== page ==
You know dads. They tell jokes that are so bad they’re funny – even President Obama, a very articulate man, has fallen prey to the Dad Joke. Dads willingly wear the weird hand-knit reindeer sweater during the holidays. They accept that sometimes socks are a good birthday present.

And they often have quirky tastes in reading. 


My father loves thrillers of all types, Popular Mechanics and instructions.  

The father of a friend is similar to mine – fiction be damned, he loved nothing more than to read physics textbooks and articles about pure math.

This led me to investigate whether other dads had unusual reading habits. To be honest, I ran the survey around the water cooler, it was not a scientific study by any means, but it did turn up some interesting information. Here’s what I found out:

“I was in Los Angeles at Hollywood and Vine, at California Kitchen with my parents who had come down to see me when I was on a work trip. We were talking to a friend of mine, a producer for an entertainment show, and my dad asked her if she’d heard some story about a celebrity – I can’t remember who – and she was shocked, she’d only just heard the rumour herself. She asked him how he could possibly know about it and he said, “The Enquirer, and it always becomes true two weeks later.”

     - Kobo PR Director Rene d’Entremont, speaking of his former life as a publicist.

Recommendations for Dad:

Nevertheless by Alec Baldwin


The Secrets of My Life by Caitlyn Jenner


Kris Jenner . . . And All Things Kardashian by Kris Jenner



“My Dad loves any book set in Ireland, and quote books. My stepfather on the other hand is very practical – he likes business books, cookbooks about meat and books about airplanes during the war.”

     - Crackerjack Kobo PR coordinator Sinead McElhinney

Recommendations for Dad:

Saints for All Occasions by J. Courtney Sullivan


Watching the Door by Kevin Myers


Brave Enough by Cheryl Strayed


Recommendations for Stepdad:

Group Genius by Keith Sawyer


The Art of Living According to Joe Beef by David McMillan, Frederic Morin, Meredith Erickson


The Final Few by Dilip Sarkar


“My dad reads the newspaper, all papers, faithfully cover to cover. The family joke is that he has read two books, Jaws and Xaviera Hollander, The Happy Hooker, which was allegedly found in his lunch box in 1980.”

     - Artist and writer Marianne Boucher

Recommendations for Dad:

Blue Meridian by Peter Matthiessen


How to Make Love Like a Porn Star by Jenna Jameson, Neil Strauss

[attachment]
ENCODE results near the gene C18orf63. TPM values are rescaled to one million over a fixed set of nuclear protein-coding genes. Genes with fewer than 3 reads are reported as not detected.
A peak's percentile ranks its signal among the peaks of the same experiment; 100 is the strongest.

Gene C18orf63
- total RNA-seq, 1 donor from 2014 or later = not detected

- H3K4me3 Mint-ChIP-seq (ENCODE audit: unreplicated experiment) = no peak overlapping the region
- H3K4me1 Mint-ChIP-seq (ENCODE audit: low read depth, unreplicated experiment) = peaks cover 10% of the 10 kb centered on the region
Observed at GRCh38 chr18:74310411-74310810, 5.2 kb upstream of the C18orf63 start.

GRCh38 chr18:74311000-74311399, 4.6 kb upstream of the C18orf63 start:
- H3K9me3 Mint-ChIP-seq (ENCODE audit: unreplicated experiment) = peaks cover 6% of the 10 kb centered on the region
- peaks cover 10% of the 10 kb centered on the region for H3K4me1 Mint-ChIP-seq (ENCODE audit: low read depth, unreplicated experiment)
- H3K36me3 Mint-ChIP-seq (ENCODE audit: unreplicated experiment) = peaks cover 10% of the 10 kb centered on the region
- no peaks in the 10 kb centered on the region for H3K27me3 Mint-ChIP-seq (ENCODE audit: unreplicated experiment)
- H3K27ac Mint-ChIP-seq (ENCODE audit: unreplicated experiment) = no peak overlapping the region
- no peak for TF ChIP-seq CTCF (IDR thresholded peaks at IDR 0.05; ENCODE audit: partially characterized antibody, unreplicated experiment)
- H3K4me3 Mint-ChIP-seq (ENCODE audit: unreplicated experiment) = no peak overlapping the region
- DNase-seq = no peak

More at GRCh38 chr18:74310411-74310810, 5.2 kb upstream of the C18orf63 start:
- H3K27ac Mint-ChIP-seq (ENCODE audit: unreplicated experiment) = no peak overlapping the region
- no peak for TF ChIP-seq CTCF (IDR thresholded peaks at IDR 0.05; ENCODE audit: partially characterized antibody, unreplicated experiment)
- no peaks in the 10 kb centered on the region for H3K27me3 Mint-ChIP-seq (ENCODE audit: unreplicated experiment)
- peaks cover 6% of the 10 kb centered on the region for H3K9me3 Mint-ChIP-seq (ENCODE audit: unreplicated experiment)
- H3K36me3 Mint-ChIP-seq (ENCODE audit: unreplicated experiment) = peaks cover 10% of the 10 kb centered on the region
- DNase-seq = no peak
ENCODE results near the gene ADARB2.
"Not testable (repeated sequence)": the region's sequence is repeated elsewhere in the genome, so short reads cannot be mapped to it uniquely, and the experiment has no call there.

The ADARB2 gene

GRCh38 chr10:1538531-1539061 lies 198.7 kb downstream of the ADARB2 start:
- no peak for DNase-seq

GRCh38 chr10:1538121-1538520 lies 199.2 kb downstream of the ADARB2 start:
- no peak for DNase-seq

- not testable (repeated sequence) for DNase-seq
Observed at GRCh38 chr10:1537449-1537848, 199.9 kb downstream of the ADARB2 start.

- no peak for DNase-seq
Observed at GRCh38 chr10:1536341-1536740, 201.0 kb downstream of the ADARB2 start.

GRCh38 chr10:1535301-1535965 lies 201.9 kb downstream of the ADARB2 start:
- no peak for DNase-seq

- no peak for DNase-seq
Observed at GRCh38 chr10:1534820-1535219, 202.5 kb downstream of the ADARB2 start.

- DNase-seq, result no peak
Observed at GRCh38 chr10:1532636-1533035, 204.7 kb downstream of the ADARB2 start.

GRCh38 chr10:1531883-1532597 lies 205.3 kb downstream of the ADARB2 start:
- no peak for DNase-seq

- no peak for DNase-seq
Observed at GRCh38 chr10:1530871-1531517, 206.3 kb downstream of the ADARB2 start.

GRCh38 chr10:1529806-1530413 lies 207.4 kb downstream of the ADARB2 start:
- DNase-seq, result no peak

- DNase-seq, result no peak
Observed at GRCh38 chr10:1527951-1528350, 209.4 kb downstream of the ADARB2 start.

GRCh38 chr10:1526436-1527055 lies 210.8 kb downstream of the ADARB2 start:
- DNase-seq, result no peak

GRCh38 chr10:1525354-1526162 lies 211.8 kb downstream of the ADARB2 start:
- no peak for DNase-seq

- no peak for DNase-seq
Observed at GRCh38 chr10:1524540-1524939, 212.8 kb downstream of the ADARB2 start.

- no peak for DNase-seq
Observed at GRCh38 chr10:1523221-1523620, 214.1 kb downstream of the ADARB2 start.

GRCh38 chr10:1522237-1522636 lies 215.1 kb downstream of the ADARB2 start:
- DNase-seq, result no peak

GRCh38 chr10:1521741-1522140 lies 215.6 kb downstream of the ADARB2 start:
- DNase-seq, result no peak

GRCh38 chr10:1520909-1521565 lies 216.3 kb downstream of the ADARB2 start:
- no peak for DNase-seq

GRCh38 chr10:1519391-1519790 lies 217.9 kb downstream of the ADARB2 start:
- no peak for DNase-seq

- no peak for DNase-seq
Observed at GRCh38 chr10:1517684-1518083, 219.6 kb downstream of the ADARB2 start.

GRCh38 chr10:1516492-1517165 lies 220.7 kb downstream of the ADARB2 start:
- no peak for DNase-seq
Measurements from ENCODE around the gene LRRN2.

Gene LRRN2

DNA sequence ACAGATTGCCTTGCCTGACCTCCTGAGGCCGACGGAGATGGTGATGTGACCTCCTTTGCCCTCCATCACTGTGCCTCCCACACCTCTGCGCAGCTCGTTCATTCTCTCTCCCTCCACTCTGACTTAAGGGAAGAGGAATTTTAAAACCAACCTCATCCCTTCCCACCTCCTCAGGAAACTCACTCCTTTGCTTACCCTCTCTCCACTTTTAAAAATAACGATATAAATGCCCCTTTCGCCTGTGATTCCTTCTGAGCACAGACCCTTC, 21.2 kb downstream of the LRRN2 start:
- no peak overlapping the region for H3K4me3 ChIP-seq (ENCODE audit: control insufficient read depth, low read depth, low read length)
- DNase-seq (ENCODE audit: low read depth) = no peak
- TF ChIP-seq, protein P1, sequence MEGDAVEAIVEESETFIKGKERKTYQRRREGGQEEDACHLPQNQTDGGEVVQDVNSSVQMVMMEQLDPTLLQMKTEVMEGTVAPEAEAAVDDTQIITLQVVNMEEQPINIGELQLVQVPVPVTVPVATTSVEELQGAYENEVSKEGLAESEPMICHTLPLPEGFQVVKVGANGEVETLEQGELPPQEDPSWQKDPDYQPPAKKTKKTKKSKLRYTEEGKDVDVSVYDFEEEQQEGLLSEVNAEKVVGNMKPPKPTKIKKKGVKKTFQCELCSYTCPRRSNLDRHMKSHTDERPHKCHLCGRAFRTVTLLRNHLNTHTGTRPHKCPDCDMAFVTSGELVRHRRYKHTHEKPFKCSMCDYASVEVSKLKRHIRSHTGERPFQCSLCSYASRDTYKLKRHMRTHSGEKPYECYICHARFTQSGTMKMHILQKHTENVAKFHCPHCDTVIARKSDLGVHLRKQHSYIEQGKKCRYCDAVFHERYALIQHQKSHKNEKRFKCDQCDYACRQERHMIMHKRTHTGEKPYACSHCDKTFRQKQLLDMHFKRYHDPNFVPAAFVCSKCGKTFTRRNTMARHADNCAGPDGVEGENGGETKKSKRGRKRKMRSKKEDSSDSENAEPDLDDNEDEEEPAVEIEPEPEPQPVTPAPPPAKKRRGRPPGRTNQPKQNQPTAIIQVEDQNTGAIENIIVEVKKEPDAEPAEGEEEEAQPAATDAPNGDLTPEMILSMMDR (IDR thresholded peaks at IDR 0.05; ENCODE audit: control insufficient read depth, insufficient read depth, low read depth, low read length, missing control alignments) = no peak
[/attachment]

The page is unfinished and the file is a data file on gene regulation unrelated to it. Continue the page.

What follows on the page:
“My father has a great affinity for bathroom reading. He also has the uncanny ability to read with his eyes closed and the book resting on his chest.”

     - Content specialist Rebecca

Recommendations for Dad:

The Ecstasy of Defeat by Editors of The Onion


Underwater Dogs by Seth Casteel


A Loo with a View by Luke Barclay


“All my dad reads are bios on politicians or gangsters. Which could be one in the same.”

     - Marketing manager LoriAnne Thomas

Recommendations for Dad:

The Making of Donald Trump by David Cay Johnston


Al Franken, Giant of the Senate by Al Franken


The Candidate by Noah Richler


Go Down Together by Jeff Guinn 


“My dad was a politics/science junkie.  He was a very progressive/socialist (like me -!) waaaaay before his time. He even belonged to an organization called The World Federalists which believed in a world government, and got their publication in the mail every month.  He got lots of journals in the mail to our farm - Strategic Studies, Horizon, Scientific American and of course the UCC Old Boys magazine, Old Times (I would always read it, looking for cute guys.)  He didn't care AT ALL about pop culture - I remember my mom laughing that he didn't even know who Elizabeth Taylor was.”

     - Toronto-based designer and artist Kingi Carpenter

Recommendation for Dad:

A Stricken Field by Martha Gellhorn. Says the New York Times: “It’s her fidelity to the story and the ordinary people swept up in historical events — particularly victims of the “evil stupidity” of nations at war, the “lies and chicanery” of statecraft and the global propaganda machine — that make Gellhorn’s novel “A Stricken Field” (1940) essential reading for the political moment we’re living through today.”


So, the overwhelming evidence shows that despite the odd predilections for reading, there is probably an actual book for every dad. I’m going to offer my own father The Way Things Work Now by David Macaulay,  just to see what happens.